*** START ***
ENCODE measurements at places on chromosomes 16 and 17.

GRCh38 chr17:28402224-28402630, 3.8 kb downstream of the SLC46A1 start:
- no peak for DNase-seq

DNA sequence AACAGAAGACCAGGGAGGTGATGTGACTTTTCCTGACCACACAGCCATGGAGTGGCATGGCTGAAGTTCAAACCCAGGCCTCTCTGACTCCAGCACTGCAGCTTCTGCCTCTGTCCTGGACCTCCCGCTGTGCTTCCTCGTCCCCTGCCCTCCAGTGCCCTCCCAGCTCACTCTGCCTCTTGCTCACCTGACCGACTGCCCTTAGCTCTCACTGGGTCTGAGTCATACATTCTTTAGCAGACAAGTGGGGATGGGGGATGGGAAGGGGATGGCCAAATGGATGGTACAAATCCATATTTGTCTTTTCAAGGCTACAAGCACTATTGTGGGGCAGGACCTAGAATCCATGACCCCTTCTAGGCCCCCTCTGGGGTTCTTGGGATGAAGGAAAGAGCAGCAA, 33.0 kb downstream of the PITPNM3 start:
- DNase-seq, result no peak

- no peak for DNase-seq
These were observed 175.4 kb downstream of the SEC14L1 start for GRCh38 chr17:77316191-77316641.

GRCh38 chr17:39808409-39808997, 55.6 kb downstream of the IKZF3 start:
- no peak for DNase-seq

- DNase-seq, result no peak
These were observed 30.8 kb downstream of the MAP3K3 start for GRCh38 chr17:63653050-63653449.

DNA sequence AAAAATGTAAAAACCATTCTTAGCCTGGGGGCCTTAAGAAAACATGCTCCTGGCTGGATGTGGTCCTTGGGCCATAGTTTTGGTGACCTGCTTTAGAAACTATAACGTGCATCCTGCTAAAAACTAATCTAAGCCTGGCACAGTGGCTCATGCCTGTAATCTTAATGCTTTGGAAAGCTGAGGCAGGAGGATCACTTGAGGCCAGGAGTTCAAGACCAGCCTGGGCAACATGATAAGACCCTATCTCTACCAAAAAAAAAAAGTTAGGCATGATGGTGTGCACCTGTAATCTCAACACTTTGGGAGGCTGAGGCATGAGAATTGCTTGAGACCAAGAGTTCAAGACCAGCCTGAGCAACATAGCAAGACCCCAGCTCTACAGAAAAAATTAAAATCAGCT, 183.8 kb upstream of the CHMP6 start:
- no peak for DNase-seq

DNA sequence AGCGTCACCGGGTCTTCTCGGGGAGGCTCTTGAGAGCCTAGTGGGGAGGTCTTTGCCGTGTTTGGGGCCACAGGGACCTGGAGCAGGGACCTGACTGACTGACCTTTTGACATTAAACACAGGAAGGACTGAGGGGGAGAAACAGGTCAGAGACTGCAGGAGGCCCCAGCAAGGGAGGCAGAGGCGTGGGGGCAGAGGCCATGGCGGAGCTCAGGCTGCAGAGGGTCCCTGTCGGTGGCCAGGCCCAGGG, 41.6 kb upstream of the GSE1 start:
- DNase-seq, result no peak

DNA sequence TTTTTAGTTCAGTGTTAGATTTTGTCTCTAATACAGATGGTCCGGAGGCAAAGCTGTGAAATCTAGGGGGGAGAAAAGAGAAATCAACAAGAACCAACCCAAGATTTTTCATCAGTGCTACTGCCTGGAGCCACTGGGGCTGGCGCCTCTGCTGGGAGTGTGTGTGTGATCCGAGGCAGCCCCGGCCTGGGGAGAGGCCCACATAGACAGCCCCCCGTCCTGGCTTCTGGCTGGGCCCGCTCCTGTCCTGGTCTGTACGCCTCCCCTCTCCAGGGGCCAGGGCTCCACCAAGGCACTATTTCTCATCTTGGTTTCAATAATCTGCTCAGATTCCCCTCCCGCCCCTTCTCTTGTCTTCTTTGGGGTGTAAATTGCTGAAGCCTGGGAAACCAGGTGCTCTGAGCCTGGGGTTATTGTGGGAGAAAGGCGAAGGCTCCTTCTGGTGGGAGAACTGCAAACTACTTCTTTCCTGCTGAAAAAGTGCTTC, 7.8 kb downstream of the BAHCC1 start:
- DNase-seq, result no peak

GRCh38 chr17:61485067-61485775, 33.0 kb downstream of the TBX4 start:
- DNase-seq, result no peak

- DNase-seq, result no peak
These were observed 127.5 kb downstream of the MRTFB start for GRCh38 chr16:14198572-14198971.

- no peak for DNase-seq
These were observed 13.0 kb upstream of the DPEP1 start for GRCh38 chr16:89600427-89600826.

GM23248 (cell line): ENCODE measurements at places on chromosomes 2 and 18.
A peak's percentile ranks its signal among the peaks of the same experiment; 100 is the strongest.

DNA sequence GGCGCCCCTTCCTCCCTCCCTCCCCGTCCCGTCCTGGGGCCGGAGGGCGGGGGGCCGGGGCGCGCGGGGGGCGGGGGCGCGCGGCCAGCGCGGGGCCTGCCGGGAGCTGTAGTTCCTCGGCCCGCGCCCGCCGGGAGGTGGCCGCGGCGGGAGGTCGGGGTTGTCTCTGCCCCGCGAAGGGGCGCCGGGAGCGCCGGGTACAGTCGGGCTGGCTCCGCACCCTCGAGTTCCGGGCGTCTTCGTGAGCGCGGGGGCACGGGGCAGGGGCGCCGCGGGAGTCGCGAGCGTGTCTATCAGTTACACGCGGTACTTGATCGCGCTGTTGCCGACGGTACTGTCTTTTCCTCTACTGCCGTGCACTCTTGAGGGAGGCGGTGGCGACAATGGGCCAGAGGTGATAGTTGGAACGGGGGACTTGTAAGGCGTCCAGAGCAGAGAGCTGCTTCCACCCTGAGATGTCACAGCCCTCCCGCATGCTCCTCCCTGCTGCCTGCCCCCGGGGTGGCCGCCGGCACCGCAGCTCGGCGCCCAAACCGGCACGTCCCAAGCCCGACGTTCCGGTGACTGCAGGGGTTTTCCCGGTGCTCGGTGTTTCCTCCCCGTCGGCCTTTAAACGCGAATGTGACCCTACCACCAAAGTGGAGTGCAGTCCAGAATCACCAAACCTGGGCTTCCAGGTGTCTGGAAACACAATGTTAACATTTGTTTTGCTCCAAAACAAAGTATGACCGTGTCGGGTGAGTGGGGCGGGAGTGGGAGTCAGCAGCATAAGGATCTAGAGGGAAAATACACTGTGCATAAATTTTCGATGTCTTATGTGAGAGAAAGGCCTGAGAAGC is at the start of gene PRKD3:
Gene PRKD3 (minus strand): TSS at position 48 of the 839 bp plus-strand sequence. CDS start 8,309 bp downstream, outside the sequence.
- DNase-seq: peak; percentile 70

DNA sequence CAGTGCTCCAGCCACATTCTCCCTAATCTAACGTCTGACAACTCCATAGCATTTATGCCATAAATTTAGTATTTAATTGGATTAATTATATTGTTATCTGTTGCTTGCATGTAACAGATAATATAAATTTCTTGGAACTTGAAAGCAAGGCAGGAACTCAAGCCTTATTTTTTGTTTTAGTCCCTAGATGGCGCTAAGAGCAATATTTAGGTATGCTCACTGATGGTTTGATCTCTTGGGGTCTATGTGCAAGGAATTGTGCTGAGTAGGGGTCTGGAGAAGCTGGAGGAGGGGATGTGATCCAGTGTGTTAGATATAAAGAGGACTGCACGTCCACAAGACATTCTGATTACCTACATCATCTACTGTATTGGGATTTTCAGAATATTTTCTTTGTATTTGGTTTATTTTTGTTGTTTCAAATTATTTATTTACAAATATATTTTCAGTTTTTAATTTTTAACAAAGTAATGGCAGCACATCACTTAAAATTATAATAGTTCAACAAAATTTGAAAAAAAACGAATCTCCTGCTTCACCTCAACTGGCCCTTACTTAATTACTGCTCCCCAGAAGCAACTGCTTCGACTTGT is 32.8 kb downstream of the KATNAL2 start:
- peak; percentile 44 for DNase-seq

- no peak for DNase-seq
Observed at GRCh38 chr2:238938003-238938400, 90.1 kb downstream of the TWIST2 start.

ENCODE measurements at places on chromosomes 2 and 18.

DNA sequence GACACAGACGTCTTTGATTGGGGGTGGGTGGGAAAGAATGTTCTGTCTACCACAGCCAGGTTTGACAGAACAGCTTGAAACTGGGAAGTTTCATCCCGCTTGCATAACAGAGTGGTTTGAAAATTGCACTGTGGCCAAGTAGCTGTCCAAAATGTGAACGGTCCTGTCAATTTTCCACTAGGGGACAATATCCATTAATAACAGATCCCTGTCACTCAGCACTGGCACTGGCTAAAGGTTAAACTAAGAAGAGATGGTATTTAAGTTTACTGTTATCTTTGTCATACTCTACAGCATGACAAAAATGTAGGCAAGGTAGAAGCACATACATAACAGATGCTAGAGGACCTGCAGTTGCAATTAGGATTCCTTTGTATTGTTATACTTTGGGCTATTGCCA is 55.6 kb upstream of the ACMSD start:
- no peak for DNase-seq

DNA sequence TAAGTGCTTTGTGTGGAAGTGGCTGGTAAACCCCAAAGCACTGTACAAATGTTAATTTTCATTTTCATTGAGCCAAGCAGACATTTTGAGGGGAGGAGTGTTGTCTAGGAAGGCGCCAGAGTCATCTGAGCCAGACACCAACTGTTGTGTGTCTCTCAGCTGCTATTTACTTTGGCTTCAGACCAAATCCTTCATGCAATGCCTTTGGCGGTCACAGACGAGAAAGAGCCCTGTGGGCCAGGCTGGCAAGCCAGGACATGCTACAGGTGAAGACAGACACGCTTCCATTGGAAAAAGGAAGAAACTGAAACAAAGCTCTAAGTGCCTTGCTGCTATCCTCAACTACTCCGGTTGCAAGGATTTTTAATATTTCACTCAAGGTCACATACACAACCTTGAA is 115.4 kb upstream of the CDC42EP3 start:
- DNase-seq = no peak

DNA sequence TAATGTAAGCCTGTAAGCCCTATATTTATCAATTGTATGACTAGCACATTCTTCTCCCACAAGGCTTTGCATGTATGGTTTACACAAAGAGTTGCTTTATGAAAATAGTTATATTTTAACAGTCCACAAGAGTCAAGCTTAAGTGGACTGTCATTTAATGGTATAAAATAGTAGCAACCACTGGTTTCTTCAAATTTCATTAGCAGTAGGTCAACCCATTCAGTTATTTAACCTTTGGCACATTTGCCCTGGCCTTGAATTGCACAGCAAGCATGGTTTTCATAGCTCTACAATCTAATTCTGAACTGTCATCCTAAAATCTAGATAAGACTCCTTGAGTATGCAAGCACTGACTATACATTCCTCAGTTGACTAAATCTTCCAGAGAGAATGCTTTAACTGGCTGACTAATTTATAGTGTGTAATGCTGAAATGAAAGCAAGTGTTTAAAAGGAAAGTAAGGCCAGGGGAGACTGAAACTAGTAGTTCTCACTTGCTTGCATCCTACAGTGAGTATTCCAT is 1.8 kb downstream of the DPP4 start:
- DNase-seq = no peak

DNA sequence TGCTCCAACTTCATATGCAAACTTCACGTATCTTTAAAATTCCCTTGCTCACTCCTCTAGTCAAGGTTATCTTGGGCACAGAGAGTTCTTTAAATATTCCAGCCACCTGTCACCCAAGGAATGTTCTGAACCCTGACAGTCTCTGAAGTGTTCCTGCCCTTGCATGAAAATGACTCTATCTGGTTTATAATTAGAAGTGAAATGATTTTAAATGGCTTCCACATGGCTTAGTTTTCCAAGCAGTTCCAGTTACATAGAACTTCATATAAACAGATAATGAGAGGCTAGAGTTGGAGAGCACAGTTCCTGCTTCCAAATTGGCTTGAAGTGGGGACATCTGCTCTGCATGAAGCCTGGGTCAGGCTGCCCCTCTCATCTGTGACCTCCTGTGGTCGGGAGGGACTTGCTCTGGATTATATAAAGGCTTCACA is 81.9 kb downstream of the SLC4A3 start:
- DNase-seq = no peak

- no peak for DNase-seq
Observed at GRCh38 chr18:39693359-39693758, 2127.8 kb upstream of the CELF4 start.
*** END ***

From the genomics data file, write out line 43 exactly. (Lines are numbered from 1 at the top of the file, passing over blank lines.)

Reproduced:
Observed at GRCh38 chr18:39693359-39693758, 2127.8 kb upstream of the CELF4 start.